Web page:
Amy Kremer Offers Supporters Chance to Win AR-15 Rifle in Raffle

Image: Amy Kremer
Amy Kremer speaks at a Tea Party Express rally in Frankfort, Illinois, on Oct. 28, 2010.Tannen Maury / EPA

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 / Updated  / Source: NBC News
By Petra Cahill

A former flight attendant running for a U.S. Congressional seat in Georgia is offering supporters a chance to win an AR-15 assault rifle if they donate to her campaign.

Amy Kremer is a Tea Party activist and self-proclaimed “staunch supporter of the 2nd Amendment."

Image: An email sent by Amy Kremer for Congress
An email sent by Amy Kremer for Congress encourages people to donate to her campaign so they can get a chance to win an AR-15

She is running for Georgia’s 6th District in a special election to replace Republican Tom Price, who recently became President Donald Trump’s secretary of health and human services.

“Help send a message to Washington by Supporting Amy and Winning an AR-15,” read an email sent out by Amy Kremer for Congress.

In an email explaining the raffle, Kremer called out the recent decision by the 4th Circuit Court of Appeals in Kolbe v. Hogan which ruled that Maryland's ban on military-style assault rifles is constitutional because the Second Amendment does not give civilians the right to own such weapons.

“Under this chilling decision, not only is the AR-15 a ‘weapon of war,’ so are handguns, shotguns, bolt-action rifles, and hunting knives,” Kremer wrote.

She called on supporters to “show these progressive judges that we will not surrender the rights granted by God and preserved in the U.S. Constitution," adding: "To help in this effort, we’ve decided to give away this special AR-15 to one of our fellow 2nd Amendment supporters.”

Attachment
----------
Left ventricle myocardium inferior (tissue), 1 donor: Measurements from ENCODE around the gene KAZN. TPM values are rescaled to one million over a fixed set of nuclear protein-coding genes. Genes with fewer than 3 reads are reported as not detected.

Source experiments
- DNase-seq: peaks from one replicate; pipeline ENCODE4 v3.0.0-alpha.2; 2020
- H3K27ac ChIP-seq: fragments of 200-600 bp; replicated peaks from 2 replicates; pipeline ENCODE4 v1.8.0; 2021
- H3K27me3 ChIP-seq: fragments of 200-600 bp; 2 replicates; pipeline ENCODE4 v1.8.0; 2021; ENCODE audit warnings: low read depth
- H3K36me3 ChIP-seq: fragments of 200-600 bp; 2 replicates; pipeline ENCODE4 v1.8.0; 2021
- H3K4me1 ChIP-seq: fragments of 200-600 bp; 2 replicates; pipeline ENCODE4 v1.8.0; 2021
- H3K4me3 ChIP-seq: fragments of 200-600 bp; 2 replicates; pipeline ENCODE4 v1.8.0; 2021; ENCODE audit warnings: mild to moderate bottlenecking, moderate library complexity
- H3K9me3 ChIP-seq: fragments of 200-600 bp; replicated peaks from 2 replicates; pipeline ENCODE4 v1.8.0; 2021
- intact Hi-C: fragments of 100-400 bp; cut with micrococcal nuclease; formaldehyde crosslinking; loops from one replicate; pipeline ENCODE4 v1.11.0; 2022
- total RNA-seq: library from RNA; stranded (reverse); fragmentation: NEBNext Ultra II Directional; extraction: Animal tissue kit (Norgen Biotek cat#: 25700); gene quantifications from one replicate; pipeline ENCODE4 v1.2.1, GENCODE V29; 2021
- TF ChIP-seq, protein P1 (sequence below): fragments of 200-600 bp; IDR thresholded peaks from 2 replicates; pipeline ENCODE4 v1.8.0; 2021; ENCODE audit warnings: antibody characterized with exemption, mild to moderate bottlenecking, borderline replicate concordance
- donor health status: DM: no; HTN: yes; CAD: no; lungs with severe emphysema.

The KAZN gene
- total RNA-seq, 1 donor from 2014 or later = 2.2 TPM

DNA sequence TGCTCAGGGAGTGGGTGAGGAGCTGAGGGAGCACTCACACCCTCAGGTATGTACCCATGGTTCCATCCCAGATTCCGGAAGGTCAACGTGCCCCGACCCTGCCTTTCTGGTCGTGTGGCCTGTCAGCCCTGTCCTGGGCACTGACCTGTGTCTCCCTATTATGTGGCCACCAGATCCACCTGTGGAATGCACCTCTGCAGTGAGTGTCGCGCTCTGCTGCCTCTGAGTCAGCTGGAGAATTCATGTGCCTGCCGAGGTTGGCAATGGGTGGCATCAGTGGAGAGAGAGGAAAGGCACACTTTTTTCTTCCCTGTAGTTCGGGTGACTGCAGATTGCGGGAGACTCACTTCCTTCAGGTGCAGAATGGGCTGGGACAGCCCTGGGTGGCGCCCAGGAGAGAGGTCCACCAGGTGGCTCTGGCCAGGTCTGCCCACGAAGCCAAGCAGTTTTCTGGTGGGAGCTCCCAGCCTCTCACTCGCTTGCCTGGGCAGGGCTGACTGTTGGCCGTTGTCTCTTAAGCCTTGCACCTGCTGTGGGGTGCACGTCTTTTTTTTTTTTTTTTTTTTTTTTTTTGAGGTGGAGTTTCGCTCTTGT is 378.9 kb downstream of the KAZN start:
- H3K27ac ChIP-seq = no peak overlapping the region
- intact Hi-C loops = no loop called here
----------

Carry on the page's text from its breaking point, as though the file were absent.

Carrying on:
According to the campaign, the CQB .300 Blackout has a retail value of $2,500.

The email added: "For every $25 donated to Amy Kremer for Congress, entrants will receive 1 entry ticket; for every $100, 5 entries will be made."

Kremer is a native of Marietta, Ga., who formerly worked for Delta Air Lines.

She gave up her career to focus on her daughter and became politically active in the Tea Party movement.

“I was just a mom who was sick and fed up with what was going on in Washington,” she said in a 2014 interview. She was chairwoman of the Tea Party Express and co-founded a super PAC called “Women Vote Trump.”

The special election for Georgia’s 6th congressional seat will likely gain national attention because it is one of the first elections since Trump’s presidential victory.

Image: Amy Kremer
Amy Kremer speaks at a Tea Party Express rally in Frankfort, Illinois, on Oct. 28, 2010.Tannen Maury / EPA

It has been a GOP stronghold for nearly four decades and was held by Newt Gingrich for 20 years.

It includes part of Atlanta and its affluent northern suburbs, as well as portions of Cobb County, Fulton County and DeKalb County.

The district of nearly 700,000 people is 70 percent white, 13 percent black and 13 percent Hispanic, according to 2010 census information.

Trump won the district by only 1.5 percentage points in the last election, while Congressional incumbent Price won by 24 points.

There are currently 16 candidates running for the seat. The special election will be held on April 18.